Camping With Charlie
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Camping with Charlie

Camping with Charlie is a website containing all the little tricks, tips and methods I have developed from my experiences in the woods while camping. My experiences include :

  • Finding and selecting a spot to pitch a tent
  • Different types of tents
  • Different types of tarps
  • Putting up tarps
  • Starting fires
  • Firewood
  • Cooking on open fires
  • Digging latrines and privies
  • Dealing with inclement weather
  • Finding and making water safe to drink
  • Camping equipment
  • Backpacking

How I learned to camp

Relaxing by Fire I have been camping since I was knee high. My father bought a 4 room cabin tent that slept 12. It was made of canvas and probably weighed 200 lbs. The first time we used the tent, it poured buckets. Of course, it rained almost as hard inside the tent as outside. We got saturated and ended up in a motel for the night. We slept as my mother dried our sleeping bags, pillows and clothes at the coin operated laundry next door.

We used that tent for a few years continuing to get wet every time it rained. My mother was getting disgusted with the sogginess so we bought a small Yellowstone Travel Trailer that slept six. My parents slept on the knock down table, two of my sisters slept on the knock down couch, and my youngest sister and I slept in the attic. I fell out a few times.

We camped at state and private campgrounds, usually ones that had a lake or pond so we could be occupied during the day. Back then no one took a generator camping and few campgrounds had electricity.

Background in the Woods

I grew up in the small town in Massachusetts. Down the street was a wood of about a couple of square miles. This is where I spent most of my time. My friends and I would build huts, catch animals, build roads and do reckless activities. One of my favorites to talk about is how we would climb trees and have our friends cut the tree down with us in them. As the tree fell we would scamper to the side of the tree away from the direction it was falling and ride it down.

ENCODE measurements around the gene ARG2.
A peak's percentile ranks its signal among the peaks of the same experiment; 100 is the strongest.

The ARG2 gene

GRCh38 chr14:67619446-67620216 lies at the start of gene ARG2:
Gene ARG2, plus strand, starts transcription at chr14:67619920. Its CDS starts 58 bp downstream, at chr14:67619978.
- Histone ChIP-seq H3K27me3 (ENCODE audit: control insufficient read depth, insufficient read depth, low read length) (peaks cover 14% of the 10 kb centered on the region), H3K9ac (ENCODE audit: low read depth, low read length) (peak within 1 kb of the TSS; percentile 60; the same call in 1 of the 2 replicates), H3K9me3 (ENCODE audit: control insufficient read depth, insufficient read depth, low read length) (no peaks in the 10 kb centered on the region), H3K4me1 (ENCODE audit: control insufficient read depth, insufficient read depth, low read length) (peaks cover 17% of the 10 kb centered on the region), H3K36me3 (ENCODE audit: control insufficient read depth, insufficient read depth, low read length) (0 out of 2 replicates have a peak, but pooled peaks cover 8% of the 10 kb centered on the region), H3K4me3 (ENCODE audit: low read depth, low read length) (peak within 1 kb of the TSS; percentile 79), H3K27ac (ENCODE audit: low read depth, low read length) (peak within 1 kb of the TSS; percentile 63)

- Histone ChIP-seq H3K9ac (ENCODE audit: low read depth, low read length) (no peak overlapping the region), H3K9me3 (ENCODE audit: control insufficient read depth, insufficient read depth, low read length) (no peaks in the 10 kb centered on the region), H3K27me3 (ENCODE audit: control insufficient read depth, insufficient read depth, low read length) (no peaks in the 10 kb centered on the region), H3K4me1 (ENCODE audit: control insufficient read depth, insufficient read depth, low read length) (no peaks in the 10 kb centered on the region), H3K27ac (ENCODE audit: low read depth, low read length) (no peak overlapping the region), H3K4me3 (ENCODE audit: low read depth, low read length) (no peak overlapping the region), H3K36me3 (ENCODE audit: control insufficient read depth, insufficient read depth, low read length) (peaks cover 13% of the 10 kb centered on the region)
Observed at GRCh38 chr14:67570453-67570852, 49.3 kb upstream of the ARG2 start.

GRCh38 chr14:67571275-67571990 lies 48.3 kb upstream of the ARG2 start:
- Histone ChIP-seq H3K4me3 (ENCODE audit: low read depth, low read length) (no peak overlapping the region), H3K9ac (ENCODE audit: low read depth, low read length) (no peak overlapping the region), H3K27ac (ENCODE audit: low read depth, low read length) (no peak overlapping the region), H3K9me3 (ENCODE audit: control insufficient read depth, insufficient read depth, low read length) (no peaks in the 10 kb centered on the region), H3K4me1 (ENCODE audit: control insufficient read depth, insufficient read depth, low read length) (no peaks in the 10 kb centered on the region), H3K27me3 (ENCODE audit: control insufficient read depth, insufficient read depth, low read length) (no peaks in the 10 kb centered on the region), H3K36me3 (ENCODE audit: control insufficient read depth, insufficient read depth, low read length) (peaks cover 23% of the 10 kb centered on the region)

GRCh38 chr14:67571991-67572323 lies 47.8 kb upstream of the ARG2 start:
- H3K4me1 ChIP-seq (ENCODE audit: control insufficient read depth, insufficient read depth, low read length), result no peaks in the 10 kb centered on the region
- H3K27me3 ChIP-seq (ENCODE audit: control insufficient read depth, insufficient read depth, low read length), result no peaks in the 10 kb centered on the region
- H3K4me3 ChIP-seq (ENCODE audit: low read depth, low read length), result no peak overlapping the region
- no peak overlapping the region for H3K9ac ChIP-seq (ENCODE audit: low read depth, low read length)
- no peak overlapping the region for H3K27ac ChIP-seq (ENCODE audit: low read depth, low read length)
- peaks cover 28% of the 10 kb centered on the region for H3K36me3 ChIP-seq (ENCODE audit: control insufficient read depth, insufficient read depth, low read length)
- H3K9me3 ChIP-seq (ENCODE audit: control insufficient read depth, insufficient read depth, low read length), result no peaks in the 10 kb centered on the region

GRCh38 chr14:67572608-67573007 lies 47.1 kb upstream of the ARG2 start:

Oakie in Chair We would also put up zip lines between trees. Our best one was made from a rope we found that was left behind by a telephone crew that replaced a telephone pole on our street. The only place we could find that had enough clearance happen to go right over our hut. We couldn't get the rope high enough or tight enough to clear the hut so we improvised. We would go down the zip line as a pair and one would let go. With the loss of the weight the trees would spring back lifting the remaining rider high enough to clear the hut.

If my mother knew what was going on she would have had a heart attack. We were young and daring. We even played cowboys and Indians with BB guns and fiberglass bows. Of course we removed the tips from the arrows but you knew when you got hit.

Dirt Road As my friends and I got older we acquired an old Dodge. We were too young to drive it on the streets so we built our own roads in the woods. Where the area was muddy we would place logs in the road to keep the car from sinking. There was a canal through the woods so to get to the other side we built a log bridge that would support the car. That is how I learned to drive and get unstuck.

My father brought me up to think. If I ran into a problem, he would show me how to figure it out not figure it out for me. I enjoy taking things apart to learn how they work. This is how I developed and honed my camping skills.

Homemade camping furniture I enjoy rustic campsites where if you want water, you fetch it out of a stream and boil it. If you have to go to the bathroom you find a tree and dig a hole. That is what camping is about. No amenities or comforts. You make your own.

Rustic camping is a combination of getting closer to nature and survival skills. After a while you learn the best way to have a relaxing camping trip with some comforts. I like to go where cell phones don't work and you don’t have to listen to someone's generator.

For our honeymoon, my wife and I went to Alaska and backpacked for three weeks. We dried our own food before we left. While on our trip we made a loaf of bread every night for the next day's meals. We also took provisions to defend ourselves from the wildlife. In Alaska you have to remember you are not the top of the food chain.

I have compiled this website to share what I have learned to help others enjoy the great outdoors safely and to make each of their camping trips memorable and safe. The links on the right will lead you to self explained categories.

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